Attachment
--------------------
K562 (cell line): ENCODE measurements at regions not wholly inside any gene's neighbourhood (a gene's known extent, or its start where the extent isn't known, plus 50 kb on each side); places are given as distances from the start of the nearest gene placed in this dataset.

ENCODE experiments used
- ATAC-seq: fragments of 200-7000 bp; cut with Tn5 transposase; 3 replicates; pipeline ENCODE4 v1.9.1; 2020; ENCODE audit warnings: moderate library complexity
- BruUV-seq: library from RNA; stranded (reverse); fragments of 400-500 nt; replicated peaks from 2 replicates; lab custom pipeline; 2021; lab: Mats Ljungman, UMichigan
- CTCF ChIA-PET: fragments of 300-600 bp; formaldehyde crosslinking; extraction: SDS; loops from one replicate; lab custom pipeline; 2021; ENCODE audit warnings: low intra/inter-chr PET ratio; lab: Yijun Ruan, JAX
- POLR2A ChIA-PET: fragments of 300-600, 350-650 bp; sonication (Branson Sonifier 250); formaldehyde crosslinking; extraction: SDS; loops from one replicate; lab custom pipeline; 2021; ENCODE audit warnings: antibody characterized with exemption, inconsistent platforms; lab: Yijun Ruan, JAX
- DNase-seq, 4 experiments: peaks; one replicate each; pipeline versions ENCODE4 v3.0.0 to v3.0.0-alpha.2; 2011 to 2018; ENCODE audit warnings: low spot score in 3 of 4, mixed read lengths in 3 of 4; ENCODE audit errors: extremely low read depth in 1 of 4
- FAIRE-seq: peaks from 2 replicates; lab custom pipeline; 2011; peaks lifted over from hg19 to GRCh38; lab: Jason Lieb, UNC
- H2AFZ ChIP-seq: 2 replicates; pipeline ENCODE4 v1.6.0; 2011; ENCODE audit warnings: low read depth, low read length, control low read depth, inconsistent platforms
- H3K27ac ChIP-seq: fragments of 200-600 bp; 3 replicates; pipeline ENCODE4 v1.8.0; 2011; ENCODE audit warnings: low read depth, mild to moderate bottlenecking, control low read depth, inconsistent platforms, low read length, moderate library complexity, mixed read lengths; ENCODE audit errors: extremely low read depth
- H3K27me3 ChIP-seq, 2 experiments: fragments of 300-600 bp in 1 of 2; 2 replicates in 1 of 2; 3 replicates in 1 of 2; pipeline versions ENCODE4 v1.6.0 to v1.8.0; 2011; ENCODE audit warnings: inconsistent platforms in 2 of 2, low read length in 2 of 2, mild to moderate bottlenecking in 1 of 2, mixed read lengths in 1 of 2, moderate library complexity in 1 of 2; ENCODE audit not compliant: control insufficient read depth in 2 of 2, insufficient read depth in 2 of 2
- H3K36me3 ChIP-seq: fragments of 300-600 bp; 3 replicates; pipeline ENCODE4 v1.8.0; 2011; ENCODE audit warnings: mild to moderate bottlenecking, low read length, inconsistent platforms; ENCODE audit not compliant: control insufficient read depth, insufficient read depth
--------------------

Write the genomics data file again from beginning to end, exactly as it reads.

K562 (cell line): ENCODE measurements at regions not wholly inside any gene's neighbourhood (a gene's known extent, or its start where the extent isn't known, plus 50 kb on each side); places are given as distances from the start of the nearest gene placed in this dataset.

ENCODE experiments used
- ATAC-seq: fragments of 200-7000 bp; cut with Tn5 transposase; 3 replicates; pipeline ENCODE4 v1.9.1; 2020; ENCODE audit warnings: moderate library complexity
- BruUV-seq: library from RNA; stranded (reverse); fragments of 400-500 nt; replicated peaks from 2 replicates; lab custom pipeline; 2021; lab: Mats Ljungman, UMichigan
- CTCF ChIA-PET: fragments of 300-600 bp; formaldehyde crosslinking; extraction: SDS; loops from one replicate; lab custom pipeline; 2021; ENCODE audit warnings: low intra/inter-chr PET ratio; lab: Yijun Ruan, JAX
- POLR2A ChIA-PET: fragments of 300-600, 350-650 bp; sonication (Branson Sonifier 250); formaldehyde crosslinking; extraction: SDS; loops from one replicate; lab custom pipeline; 2021; ENCODE audit warnings: antibody characterized with exemption, inconsistent platforms; lab: Yijun Ruan, JAX
- DNase-seq, 4 experiments: peaks; one replicate each; pipeline versions ENCODE4 v3.0.0 to v3.0.0-alpha.2; 2011 to 2018; ENCODE audit warnings: low spot score in 3 of 4, mixed read lengths in 3 of 4; ENCODE audit errors: extremely low read depth in 1 of 4
- FAIRE-seq: peaks from 2 replicates; lab custom pipeline; 2011; peaks lifted over from hg19 to GRCh38; lab: Jason Lieb, UNC
- H2AFZ ChIP-seq: 2 replicates; pipeline ENCODE4 v1.6.0; 2011; ENCODE audit warnings: low read depth, low read length, control low read depth, inconsistent platforms
- H3K27ac ChIP-seq: fragments of 200-600 bp; 3 replicates; pipeline ENCODE4 v1.8.0; 2011; ENCODE audit warnings: low read depth, mild to moderate bottlenecking, control low read depth, inconsistent platforms, low read length, moderate library complexity, mixed read lengths; ENCODE audit errors: extremely low read depth
- H3K27me3 ChIP-seq, 2 experiments: fragments of 300-600 bp in 1 of 2; 2 replicates in 1 of 2; 3 replicates in 1 of 2; pipeline versions ENCODE4 v1.6.0 to v1.8.0; 2011; ENCODE audit warnings: inconsistent platforms in 2 of 2, low read length in 2 of 2, mild to moderate bottlenecking in 1 of 2, mixed read lengths in 1 of 2, moderate library complexity in 1 of 2; ENCODE audit not compliant: control insufficient read depth in 2 of 2, insufficient read depth in 2 of 2
- H3K36me3 ChIP-seq: fragments of 300-600 bp; 3 replicates; pipeline ENCODE4 v1.8.0; 2011; ENCODE audit warnings: mild to moderate bottlenecking, low read length, inconsistent platforms; ENCODE audit not compliant: control insufficient read depth, insufficient read depth